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On "Hot Moves: The Science of Awesome"
Fri, 12/31/2010 - 20:00 – admin
Hollywood Camera Work’s new instructional DVD "Hot Moves: The Science of Awesome" shows you how to recreate Hollywood’s big-time shots in your own filmmaking.By Peter Bohush
What makes shots look expensive, sexy and, above all, trailer-worthy? That's the question posed by Hot Moves: The Science of Awesome, a new instructional DVD from Hollywood Camera Work.
DVD producer-director Per Holmes studied the "big" shots commonly used in major Hollywood movies and developed this DVD to break down the theories and principles that make up these power-packed shots. From start to finish, the nearly two-hour DVD presents these shots as recreated by Holmes using realistic animation software.
Separated from the context of the original movies, and without the distractions of dialogue and music, filmmakers can easily see how these shots are constructed and their emotional impact on an audience.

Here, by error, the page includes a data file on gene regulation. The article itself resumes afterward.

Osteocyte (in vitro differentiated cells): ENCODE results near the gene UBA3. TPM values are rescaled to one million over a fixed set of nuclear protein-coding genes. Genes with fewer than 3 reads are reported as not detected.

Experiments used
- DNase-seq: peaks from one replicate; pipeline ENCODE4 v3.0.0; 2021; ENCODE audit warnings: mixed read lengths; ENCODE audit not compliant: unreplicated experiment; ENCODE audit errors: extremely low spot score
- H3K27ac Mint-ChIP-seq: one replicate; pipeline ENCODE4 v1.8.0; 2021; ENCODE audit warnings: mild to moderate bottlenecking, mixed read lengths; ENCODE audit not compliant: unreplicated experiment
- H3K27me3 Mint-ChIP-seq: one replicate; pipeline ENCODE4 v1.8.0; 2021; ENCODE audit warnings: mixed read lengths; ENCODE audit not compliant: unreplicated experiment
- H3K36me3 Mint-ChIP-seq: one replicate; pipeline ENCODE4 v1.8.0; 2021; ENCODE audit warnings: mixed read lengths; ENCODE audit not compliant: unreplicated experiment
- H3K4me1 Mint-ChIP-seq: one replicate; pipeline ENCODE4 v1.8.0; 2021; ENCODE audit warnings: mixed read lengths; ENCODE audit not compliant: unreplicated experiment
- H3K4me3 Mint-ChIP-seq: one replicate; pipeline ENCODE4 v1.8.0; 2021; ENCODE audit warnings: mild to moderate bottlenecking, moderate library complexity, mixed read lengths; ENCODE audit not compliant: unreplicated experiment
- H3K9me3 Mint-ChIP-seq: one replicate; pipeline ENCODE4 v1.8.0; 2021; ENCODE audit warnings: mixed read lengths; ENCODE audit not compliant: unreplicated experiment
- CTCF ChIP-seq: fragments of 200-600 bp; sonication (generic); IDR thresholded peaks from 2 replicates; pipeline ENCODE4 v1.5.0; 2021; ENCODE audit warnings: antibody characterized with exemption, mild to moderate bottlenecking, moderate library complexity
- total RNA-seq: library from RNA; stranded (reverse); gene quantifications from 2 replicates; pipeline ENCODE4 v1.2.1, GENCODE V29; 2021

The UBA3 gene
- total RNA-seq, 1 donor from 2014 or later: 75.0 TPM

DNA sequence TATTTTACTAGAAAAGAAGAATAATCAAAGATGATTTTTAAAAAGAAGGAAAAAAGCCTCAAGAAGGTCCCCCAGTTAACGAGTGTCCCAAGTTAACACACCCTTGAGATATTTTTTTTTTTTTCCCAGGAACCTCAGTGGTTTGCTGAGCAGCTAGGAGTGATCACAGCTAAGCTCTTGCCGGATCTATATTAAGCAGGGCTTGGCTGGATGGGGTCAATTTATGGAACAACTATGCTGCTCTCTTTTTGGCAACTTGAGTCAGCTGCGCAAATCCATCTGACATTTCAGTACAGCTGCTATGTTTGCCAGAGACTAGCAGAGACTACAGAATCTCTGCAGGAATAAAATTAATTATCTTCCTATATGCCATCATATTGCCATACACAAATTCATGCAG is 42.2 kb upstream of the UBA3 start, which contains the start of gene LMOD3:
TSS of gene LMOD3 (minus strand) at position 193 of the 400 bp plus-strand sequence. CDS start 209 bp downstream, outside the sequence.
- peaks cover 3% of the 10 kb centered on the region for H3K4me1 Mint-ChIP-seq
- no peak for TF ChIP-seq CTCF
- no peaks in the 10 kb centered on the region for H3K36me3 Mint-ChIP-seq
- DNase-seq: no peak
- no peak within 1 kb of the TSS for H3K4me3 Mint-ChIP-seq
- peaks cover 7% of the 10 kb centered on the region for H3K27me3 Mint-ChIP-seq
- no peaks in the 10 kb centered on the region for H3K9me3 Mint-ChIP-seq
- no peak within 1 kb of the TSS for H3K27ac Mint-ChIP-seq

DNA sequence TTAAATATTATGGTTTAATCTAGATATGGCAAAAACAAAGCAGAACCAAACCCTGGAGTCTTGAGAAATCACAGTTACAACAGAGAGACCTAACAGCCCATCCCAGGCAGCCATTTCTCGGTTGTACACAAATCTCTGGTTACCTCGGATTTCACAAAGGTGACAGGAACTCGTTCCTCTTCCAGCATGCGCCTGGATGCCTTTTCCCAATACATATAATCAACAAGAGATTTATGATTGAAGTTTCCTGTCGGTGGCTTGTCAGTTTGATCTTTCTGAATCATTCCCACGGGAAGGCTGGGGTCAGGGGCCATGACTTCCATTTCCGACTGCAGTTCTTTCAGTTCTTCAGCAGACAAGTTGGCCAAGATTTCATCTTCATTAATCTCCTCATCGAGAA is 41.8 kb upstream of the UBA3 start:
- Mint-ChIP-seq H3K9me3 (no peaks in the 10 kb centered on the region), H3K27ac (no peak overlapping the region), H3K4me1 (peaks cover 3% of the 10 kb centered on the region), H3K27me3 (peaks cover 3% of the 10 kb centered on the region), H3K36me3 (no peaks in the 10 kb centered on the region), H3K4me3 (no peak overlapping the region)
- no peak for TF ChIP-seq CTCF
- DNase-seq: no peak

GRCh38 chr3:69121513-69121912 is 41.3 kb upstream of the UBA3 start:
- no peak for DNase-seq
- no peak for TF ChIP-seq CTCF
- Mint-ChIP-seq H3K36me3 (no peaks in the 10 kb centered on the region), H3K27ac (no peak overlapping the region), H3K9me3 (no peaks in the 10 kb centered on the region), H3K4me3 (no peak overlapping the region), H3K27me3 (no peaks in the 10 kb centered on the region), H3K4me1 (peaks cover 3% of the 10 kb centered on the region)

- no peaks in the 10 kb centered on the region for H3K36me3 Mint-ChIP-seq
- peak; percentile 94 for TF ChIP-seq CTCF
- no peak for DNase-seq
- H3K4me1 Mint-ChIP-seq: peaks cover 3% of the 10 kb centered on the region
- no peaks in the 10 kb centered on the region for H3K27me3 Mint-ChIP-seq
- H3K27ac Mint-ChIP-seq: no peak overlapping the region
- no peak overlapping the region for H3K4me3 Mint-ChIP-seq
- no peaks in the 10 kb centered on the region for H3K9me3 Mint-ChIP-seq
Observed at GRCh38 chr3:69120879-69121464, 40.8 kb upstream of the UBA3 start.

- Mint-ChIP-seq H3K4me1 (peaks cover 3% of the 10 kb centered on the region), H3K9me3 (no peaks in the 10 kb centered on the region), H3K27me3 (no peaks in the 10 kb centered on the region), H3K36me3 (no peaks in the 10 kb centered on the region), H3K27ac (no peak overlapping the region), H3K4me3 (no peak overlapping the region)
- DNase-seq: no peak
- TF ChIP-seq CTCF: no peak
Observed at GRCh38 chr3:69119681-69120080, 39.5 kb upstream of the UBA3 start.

Hot Moves is not about camera coverage or expressing the story, which are concepts and practices covered in detail by Hollywood Camera's six DVD master course in blocking and staging. The new Hot Moves disc purports to "just be awesome for its own sake," and it succeeds mightily.
The DVD states that all hot moves derive from only a small number of techniques and their combinations. Through extensive use of realistic animations, the Hot Moves DVD displays these camera move techniques in clear detail.
Many of the moves covered in the disc are high-budget shots, or involve computer generated visual effects. But, as noted in the DVD, a pivot move is the same whether it revolves around a pair of actors standing in a room or a helicopter flying around a building, so all of the basic techniques can be applied to a production with any size budget. It is then up to the director to figure out where these "hot move" shots are appropriate and support the story.
Hot Moves creator Per Holmes' six DVD set entitled The Master Course in High-End Blocking & Staging is the definitive visual instructional on understanding actor placement and camera moves. It probably offers more information on visual esthetics than one would get at film school. With Hot Moves, Holmes continues the tutorial on film with examples specific to epic movement shots.